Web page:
- In a large bowl combine the sliced apples, the brown sugar, cinnamon, corn starch and walnuts (if using). Add the pumpkin ale (or liquid of choice) and toss very well to combine and coat the apple slices.
- Place a piece of butter at the bottom of individual baking dishes or dot a large baking dish with butter pieces. Add the apples and pour over all the resulting liquid from the previous step.
- Sprinkle brown sugar on top and bake for 30 to 40 minutes or until apples are soft when pierced with a fork. Bake uncovered. After 15 minutes it is a good idea to stir and turn around the apple slices, then continue to bake.As a final touch consider broiling for a couple of minutes right before you take the apples from the oven.
What Variety of Apples to Choose?
A great baking apple is one that will maintain a good texture even as it softens from the oven heat and strikes a good balance between sweetness and tartness.
For this post we used Gala apples precisely for these reasons. They are moderately juicy with a mild sweetness and firm flesh that holds up well during baking and does not turn into mush.
If you prefer a tarter apple go with Granny Smiths – also an excellent choice for baking or you can consult this chart for baking and cooking with apples.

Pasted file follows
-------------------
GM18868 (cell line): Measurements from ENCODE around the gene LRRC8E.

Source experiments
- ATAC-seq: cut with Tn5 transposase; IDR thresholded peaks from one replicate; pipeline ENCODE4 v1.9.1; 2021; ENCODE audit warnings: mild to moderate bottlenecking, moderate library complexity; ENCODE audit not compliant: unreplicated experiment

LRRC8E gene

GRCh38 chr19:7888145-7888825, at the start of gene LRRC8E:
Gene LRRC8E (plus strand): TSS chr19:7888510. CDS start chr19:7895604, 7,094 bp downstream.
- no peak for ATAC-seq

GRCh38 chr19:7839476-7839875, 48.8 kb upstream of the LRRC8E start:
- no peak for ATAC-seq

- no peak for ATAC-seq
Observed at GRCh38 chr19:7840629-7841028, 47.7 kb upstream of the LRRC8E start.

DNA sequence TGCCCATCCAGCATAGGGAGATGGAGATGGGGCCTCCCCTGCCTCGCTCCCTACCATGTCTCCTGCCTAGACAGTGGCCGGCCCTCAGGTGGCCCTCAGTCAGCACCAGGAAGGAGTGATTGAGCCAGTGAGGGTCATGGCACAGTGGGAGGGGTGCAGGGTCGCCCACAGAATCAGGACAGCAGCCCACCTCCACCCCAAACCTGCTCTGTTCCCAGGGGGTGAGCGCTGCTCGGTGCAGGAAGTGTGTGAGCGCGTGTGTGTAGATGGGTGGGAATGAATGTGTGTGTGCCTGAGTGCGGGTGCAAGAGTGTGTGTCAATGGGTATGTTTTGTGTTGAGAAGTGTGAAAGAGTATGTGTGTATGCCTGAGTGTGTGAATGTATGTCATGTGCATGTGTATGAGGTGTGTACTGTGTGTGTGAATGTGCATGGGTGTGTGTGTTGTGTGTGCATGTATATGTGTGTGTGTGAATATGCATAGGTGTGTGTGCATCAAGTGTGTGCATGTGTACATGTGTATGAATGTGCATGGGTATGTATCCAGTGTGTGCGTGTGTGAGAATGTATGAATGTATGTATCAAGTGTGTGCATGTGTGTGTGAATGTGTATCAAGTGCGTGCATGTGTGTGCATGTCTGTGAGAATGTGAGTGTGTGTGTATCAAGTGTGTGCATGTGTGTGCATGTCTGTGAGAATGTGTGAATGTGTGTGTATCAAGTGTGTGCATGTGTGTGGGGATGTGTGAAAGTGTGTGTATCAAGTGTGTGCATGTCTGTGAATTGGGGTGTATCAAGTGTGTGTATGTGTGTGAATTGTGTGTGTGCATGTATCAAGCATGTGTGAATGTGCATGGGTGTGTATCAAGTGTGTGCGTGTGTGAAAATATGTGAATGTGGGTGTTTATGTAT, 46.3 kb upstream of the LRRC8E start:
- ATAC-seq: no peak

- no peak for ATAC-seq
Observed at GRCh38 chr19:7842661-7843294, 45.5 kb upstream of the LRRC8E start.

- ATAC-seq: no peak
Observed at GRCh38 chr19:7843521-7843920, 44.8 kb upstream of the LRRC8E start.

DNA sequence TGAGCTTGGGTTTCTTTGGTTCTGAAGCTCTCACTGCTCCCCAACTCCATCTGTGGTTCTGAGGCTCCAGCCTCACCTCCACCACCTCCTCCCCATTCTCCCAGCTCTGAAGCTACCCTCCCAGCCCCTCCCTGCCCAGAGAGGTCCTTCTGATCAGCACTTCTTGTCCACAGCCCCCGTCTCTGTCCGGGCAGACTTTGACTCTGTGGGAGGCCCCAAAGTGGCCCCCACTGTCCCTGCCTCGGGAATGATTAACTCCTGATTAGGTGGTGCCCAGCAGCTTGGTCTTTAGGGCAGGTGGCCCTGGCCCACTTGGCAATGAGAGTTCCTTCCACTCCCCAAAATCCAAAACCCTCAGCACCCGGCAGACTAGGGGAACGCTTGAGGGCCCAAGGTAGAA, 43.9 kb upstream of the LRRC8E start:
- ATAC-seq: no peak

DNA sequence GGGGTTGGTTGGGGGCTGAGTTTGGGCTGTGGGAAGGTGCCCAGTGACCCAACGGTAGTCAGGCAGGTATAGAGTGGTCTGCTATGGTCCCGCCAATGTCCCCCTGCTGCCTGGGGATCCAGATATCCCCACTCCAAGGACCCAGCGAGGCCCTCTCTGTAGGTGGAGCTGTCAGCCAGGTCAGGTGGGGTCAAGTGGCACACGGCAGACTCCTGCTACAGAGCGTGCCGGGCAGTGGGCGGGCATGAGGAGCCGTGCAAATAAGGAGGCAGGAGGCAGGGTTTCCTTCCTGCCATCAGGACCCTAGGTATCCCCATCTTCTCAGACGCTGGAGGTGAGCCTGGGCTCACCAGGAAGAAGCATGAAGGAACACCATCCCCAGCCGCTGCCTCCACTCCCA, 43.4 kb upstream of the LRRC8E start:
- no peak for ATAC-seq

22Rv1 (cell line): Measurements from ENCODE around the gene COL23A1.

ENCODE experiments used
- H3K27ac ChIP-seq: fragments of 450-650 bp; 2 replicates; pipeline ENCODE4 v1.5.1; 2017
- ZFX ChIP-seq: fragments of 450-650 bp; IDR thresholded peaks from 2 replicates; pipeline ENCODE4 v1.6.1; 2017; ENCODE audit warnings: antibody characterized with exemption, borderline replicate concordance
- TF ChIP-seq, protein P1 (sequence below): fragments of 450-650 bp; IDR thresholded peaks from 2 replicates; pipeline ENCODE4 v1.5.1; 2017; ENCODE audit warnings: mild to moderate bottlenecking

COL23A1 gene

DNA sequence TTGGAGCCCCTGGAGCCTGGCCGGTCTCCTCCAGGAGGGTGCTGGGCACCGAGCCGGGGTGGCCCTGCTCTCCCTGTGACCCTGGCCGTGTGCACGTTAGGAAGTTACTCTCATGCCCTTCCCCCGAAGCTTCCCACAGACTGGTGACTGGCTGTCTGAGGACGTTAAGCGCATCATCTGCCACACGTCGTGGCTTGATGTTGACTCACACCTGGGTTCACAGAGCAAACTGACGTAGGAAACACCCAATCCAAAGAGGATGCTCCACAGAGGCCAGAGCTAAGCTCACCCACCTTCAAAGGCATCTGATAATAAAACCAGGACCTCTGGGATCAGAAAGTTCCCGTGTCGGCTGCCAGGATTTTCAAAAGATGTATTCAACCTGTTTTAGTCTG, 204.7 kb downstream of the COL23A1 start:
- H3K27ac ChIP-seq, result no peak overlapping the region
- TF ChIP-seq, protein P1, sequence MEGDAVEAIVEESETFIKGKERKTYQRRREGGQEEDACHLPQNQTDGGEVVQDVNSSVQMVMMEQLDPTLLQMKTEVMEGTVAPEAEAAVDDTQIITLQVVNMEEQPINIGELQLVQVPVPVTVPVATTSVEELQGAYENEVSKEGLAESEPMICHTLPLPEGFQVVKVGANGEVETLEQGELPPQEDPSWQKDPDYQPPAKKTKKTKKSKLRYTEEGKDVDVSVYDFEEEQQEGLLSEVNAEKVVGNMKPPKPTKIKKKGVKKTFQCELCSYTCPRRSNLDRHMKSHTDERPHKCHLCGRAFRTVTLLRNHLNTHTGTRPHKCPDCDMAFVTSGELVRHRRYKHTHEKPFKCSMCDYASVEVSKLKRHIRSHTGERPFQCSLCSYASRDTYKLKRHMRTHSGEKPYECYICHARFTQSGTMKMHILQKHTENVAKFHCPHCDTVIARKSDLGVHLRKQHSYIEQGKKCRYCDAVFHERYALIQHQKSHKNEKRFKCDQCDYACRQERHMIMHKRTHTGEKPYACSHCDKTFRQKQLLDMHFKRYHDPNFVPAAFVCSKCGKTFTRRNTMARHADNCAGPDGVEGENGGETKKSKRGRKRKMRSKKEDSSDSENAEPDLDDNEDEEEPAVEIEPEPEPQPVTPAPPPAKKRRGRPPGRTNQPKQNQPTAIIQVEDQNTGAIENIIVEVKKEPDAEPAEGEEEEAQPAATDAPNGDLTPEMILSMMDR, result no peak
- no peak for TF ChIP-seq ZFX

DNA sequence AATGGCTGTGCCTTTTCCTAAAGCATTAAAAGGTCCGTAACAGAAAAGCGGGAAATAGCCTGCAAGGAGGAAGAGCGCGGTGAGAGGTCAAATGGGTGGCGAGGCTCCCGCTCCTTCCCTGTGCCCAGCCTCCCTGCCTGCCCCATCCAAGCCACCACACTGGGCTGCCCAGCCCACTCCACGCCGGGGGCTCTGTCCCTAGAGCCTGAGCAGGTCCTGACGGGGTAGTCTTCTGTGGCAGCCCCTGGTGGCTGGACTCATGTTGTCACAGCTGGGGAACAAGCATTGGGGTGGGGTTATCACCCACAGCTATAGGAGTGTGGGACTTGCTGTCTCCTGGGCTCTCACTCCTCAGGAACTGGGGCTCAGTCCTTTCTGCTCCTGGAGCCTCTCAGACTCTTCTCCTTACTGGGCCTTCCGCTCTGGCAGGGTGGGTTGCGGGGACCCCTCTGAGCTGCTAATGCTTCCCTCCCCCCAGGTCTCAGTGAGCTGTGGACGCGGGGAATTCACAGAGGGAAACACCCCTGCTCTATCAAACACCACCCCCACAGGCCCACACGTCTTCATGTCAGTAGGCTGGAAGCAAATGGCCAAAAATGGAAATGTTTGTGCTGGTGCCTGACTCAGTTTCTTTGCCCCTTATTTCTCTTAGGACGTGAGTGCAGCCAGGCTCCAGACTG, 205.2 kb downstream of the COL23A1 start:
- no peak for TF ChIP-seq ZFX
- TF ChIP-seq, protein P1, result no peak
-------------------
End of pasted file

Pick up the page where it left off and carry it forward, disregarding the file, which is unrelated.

Whole vs Sliced Baked Apples
It really is a matter of preference, but I’ll take crispy, caramelized apple slices over decidedly mushier baked whole apples any time. When the apples are sliced there is a lot more surface to get coated with sugary buttery goodness and caramelize.
Of course, you could bake whole, halved or quartered apples, but most certainly the best results will come from sliced ones. The only exception are stuffed baked apples. In this case hollowing out the apples eliminates the mushiness issues, but we are talking about an entirely different dish.
Baked Apple Slices Topping Ideas and Twists
- For this post we went classic and topped our sliced baked apples with vanilla ice cream. Watching a scoop begin to melt as soon as it touches the hot surface of the apples on top makes for a great prelude to digging in.
- Other sweet options to consider are salted caramel ice cream, caramel sauce, dulce de leche or warm vanilla sauce.
- Want to make a decadent boozy dessert? Forget about pumpkin ale and cider. Brandy. Add a shot of brandy and a bit of water as the liquid.
- If you will be making sliced baked apples as a side dish consider adding a teaspoon or two of cumin along with the cinnamon, some red onion sliced medium thin and maybe a pinch of black pepper. These flavors will add a very desirable savory dimension.
You can definitely prepare these ahead of time and bake right before serving. Toss the apples, place in the baking dish(es) of your choice as shown above and refrigerate covered with plastic until it is time to bake them (up to 6 hours).
Between tossing the apple slices in brown sugar and a sweet liquid and covering them browning due to oxidation will be minimal and of little significance given the magic that is to follow in the oven.